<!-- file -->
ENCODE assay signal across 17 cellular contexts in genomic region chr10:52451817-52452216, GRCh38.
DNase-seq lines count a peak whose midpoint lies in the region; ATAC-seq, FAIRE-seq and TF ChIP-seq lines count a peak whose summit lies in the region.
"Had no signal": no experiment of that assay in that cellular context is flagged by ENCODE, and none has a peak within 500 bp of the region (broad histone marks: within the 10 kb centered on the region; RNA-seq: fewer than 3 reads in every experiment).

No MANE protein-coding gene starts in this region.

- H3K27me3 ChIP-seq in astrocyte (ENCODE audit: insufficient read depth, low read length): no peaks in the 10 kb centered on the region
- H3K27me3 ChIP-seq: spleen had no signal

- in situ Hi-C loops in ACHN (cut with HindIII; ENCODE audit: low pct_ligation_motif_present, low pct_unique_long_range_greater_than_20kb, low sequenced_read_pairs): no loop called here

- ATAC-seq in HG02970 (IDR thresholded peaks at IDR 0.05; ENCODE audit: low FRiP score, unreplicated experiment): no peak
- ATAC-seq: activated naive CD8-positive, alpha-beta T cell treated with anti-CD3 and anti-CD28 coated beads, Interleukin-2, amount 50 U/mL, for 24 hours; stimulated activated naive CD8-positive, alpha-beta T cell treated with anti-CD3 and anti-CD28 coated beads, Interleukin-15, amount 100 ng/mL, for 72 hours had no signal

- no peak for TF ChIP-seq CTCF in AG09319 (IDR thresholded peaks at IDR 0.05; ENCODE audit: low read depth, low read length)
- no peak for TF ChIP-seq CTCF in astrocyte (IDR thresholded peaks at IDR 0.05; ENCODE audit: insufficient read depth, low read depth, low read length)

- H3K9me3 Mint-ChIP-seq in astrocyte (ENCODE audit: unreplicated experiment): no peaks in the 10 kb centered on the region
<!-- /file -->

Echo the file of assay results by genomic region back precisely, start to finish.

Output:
ENCODE assay signal across 17 cellular contexts in genomic region chr10:52451817-52452216, GRCh38.
DNase-seq lines count a peak whose midpoint lies in the region; ATAC-seq, FAIRE-seq and TF ChIP-seq lines count a peak whose summit lies in the region.
"Had no signal": no experiment of that assay in that cellular context is flagged by ENCODE, and none has a peak within 500 bp of the region (broad histone marks: within the 10 kb centered on the region; RNA-seq: fewer than 3 reads in every experiment).

No MANE protein-coding gene starts in this region.

- H3K27me3 ChIP-seq in astrocyte (ENCODE audit: insufficient read depth, low read length): no peaks in the 10 kb centered on the region
- H3K27me3 ChIP-seq: spleen had no signal

- in situ Hi-C loops in ACHN (cut with HindIII; ENCODE audit: low pct_ligation_motif_present, low pct_unique_long_range_greater_than_20kb, low sequenced_read_pairs): no loop called here

- ATAC-seq in HG02970 (IDR thresholded peaks at IDR 0.05; ENCODE audit: low FRiP score, unreplicated experiment): no peak
- ATAC-seq: activated naive CD8-positive, alpha-beta T cell treated with anti-CD3 and anti-CD28 coated beads, Interleukin-2, amount 50 U/mL, for 24 hours; stimulated activated naive CD8-positive, alpha-beta T cell treated with anti-CD3 and anti-CD28 coated beads, Interleukin-15, amount 100 ng/mL, for 72 hours had no signal

- no peak for TF ChIP-seq CTCF in AG09319 (IDR thresholded peaks at IDR 0.05; ENCODE audit: low read depth, low read length)
- no peak for TF ChIP-seq CTCF in astrocyte (IDR thresholded peaks at IDR 0.05; ENCODE audit: insufficient read depth, low read depth, low read length)

- H3K9me3 Mint-ChIP-seq in astrocyte (ENCODE audit: unreplicated experiment): no peaks in the 10 kb centered on the region